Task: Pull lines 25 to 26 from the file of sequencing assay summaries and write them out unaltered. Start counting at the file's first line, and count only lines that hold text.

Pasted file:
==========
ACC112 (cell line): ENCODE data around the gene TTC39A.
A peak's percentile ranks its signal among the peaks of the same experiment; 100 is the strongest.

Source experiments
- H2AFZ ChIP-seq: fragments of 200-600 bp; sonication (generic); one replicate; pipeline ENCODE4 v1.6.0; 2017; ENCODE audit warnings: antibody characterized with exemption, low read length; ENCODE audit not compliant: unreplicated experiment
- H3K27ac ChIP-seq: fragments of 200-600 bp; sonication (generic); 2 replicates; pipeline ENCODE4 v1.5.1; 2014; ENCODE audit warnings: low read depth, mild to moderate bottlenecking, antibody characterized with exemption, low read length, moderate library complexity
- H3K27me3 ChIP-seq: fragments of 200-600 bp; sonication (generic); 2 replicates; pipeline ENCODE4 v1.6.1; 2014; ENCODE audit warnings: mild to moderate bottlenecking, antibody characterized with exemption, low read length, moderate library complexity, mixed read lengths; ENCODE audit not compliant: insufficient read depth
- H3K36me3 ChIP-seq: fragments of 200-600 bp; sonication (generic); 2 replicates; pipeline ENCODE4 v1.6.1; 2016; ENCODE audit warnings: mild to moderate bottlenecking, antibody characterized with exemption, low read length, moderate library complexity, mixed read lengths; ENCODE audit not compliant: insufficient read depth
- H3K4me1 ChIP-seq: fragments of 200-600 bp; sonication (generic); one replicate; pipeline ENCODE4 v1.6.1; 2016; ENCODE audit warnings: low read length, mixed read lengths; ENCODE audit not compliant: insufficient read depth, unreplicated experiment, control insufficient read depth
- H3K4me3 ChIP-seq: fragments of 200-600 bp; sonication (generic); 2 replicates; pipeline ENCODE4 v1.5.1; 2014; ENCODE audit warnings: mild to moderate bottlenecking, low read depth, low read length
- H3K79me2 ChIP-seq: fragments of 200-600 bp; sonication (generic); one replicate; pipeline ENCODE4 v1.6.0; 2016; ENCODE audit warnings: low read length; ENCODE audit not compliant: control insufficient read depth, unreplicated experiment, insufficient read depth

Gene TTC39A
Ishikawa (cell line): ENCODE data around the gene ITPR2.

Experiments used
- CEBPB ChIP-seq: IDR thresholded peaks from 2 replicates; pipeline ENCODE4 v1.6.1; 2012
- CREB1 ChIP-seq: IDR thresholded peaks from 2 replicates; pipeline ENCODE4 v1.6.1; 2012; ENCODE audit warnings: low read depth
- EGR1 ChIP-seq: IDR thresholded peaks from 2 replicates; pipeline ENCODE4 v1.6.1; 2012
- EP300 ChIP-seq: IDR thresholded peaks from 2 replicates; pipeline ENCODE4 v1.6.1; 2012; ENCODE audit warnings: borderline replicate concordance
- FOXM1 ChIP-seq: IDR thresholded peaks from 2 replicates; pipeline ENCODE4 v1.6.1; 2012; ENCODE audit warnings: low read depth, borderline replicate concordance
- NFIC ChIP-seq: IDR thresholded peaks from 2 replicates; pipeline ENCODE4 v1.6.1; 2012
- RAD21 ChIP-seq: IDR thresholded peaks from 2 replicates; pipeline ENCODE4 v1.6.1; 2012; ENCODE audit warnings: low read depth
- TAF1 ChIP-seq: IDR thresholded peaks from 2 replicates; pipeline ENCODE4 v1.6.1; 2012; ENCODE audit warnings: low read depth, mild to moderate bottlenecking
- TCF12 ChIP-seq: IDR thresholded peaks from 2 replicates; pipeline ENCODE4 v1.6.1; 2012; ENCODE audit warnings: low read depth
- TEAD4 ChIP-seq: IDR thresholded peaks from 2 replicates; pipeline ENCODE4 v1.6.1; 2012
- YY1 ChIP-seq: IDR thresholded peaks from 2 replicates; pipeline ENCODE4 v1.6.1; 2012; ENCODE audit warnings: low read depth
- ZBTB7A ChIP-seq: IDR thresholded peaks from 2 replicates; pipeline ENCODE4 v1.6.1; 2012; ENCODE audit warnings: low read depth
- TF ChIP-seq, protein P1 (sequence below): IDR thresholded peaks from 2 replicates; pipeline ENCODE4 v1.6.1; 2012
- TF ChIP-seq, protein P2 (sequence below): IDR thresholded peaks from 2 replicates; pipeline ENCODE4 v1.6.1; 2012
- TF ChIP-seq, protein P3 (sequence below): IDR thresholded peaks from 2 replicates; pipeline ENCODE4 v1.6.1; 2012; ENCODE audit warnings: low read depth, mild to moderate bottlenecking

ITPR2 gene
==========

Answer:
- ZBTB7A ChIP-seq: IDR thresholded peaks from 2 replicates; pipeline ENCODE4 v1.6.1; 2012; ENCODE audit warnings: low read depth
- TF ChIP-seq, protein P1 (sequence below): IDR thresholded peaks from 2 replicates; pipeline ENCODE4 v1.6.1; 2012